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Canada's population sees highest growth rate since 1957

Canada's population boomed. But for a handful of Canadians, some provinces were more popular than others to move to these past few years.
It seems Ontario and British Columbia are places to leave for another or some Canadians.

Canada's population is growing faster than at any time since 1957, new data from Statistics Canada has found.

According to the national statistics agency, the country's population grew by 0.9 per cent in the three months between July and the end of September. By the latest count, there are now 39,292,355 people calling Canada home.

“This recent three-month growth of over 362,000 people is a similar level of growth that Canada used to see in an entire year about one decade ago,” wrote Statistics Canada in a report Wednesday.

The latest data points to the highest quarterly growth rate since the second quarter of 1957, when population growth hit 1.3 per cent. Back then, the growth was attributed to increased birth rates of the post-war baby boom, as well as high immigration of refugees from the Hungarian Revolution in 1956.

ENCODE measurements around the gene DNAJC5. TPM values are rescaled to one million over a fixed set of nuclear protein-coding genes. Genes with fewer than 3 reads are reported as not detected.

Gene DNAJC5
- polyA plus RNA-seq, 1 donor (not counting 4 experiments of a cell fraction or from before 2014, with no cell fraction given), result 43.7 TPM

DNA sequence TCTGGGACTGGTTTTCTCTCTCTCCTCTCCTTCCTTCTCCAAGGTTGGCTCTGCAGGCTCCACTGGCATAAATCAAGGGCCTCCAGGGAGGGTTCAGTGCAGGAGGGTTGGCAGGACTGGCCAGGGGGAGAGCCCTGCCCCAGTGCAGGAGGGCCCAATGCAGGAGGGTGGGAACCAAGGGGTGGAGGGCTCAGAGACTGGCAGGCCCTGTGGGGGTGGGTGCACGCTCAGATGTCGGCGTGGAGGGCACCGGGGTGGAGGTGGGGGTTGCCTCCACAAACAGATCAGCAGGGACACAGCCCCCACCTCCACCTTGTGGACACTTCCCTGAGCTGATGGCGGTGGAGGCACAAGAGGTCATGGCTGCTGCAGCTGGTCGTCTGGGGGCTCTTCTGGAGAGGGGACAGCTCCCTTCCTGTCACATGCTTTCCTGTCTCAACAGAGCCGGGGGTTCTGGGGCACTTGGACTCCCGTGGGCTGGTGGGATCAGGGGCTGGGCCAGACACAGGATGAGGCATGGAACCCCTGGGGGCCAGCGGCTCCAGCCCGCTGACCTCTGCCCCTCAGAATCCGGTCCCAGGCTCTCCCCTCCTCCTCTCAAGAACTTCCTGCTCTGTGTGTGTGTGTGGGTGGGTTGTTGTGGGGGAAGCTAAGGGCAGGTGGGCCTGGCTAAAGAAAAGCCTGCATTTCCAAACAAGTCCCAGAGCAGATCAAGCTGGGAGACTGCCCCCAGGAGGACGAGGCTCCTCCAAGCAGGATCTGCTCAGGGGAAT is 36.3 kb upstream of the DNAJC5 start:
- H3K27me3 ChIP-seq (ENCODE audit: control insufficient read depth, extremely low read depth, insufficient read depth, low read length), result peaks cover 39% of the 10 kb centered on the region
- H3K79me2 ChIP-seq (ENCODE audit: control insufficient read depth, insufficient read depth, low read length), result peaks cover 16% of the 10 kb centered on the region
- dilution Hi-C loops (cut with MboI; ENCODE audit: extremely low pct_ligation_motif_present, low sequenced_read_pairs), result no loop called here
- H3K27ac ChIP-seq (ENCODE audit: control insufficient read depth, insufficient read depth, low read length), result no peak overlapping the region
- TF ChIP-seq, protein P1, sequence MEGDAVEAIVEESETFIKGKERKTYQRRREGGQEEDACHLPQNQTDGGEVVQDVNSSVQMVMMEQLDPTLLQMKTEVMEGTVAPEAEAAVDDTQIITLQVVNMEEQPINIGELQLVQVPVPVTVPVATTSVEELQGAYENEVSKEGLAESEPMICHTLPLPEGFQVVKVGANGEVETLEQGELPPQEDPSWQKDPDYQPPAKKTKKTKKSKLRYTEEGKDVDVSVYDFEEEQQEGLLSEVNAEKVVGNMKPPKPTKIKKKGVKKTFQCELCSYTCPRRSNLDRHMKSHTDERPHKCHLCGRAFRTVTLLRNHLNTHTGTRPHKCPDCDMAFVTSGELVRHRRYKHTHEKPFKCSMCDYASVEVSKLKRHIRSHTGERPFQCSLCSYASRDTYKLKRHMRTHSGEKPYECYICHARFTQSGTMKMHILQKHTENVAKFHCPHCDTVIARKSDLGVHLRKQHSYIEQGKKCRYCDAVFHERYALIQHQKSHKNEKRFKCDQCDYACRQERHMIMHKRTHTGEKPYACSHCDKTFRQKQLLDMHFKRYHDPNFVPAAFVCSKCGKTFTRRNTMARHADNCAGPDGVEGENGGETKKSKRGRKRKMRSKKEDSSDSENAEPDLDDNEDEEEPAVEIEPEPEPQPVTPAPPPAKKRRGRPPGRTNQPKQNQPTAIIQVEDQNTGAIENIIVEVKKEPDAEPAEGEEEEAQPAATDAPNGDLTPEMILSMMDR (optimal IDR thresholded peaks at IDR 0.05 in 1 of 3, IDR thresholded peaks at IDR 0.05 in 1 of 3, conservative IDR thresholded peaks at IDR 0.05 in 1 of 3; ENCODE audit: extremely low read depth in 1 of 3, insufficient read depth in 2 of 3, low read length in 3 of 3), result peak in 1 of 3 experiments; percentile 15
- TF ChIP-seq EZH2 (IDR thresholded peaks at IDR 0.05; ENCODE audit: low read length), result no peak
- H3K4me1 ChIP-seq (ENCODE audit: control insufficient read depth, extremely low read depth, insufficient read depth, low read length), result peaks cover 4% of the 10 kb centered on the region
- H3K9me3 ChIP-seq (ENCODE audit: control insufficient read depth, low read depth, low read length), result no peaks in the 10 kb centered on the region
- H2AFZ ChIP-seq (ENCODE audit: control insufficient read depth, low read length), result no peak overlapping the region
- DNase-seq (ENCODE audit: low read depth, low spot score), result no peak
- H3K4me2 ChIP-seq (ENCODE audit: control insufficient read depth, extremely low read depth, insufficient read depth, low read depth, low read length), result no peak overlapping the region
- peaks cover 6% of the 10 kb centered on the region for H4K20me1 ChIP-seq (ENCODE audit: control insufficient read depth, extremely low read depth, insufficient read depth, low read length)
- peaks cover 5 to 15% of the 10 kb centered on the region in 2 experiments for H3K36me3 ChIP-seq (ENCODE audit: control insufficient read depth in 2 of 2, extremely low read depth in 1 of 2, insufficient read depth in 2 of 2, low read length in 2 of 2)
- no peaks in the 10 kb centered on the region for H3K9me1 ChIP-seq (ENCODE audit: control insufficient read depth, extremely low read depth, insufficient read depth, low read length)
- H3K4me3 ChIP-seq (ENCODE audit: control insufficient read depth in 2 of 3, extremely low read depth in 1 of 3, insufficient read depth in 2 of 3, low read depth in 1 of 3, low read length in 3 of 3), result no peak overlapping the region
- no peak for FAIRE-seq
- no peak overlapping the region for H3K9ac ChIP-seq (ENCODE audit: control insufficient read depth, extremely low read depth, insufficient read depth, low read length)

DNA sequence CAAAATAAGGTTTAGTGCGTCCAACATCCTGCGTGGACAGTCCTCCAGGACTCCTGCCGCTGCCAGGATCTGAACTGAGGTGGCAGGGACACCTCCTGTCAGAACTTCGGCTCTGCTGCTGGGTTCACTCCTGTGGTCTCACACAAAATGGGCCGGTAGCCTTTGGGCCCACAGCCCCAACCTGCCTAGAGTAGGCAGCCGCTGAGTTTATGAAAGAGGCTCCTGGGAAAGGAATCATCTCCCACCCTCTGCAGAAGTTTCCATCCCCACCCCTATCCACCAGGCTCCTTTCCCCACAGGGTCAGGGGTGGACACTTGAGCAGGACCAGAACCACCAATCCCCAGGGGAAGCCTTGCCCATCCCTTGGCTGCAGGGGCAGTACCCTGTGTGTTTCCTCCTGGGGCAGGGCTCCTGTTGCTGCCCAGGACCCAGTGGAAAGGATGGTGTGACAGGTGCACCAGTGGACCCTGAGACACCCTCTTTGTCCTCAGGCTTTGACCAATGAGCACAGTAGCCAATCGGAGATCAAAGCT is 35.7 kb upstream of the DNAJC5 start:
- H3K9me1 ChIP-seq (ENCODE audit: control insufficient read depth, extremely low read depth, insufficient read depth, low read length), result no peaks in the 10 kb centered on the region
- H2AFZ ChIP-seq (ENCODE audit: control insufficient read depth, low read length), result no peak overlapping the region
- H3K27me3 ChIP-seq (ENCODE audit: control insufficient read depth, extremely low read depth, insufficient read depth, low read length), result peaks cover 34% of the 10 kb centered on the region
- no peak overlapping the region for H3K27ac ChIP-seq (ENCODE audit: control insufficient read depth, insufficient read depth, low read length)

“Canada's total population growth for the first nine months of 2022 (+776,217 people) has already surpassed the total growth for any full-year period since Confederation in 1867,” said Statistics Canada.

Nearly all of the recent growth — which pushed Canada over 39 million people for the first time — was achieved through international migration. In the third quarter, Canada welcomed 122,145 immigrants, the second-highest number since 1946. 

Non-permanent residents, however, drove most of the growth, as 225,198 temporary immigrants came to Canada with work or study permits, or holding refugee status. All provinces saw increases of temporary immigrants, with Ontario receiving the largest share (106,459), followed by B.C. (39,429) and Quebec (34,299).

The increase came as Canada welcomed Ukrainians feeling the Russian invasion of Ukraine, the report said. 

Provincial populations also saw some dramatic shifts. The StatsCan report notes Ontario lost 11,581 residents to inter-provincial migration over the three-month period, the most in a quarter since 1980. And for the first time in almost a decade, British Columbia saw a net loss of 4,799 people to migration elsewhere in Canada. Alberta, meanwhile, saw inter-provincial migration gains of 19,285 people, the most of any province.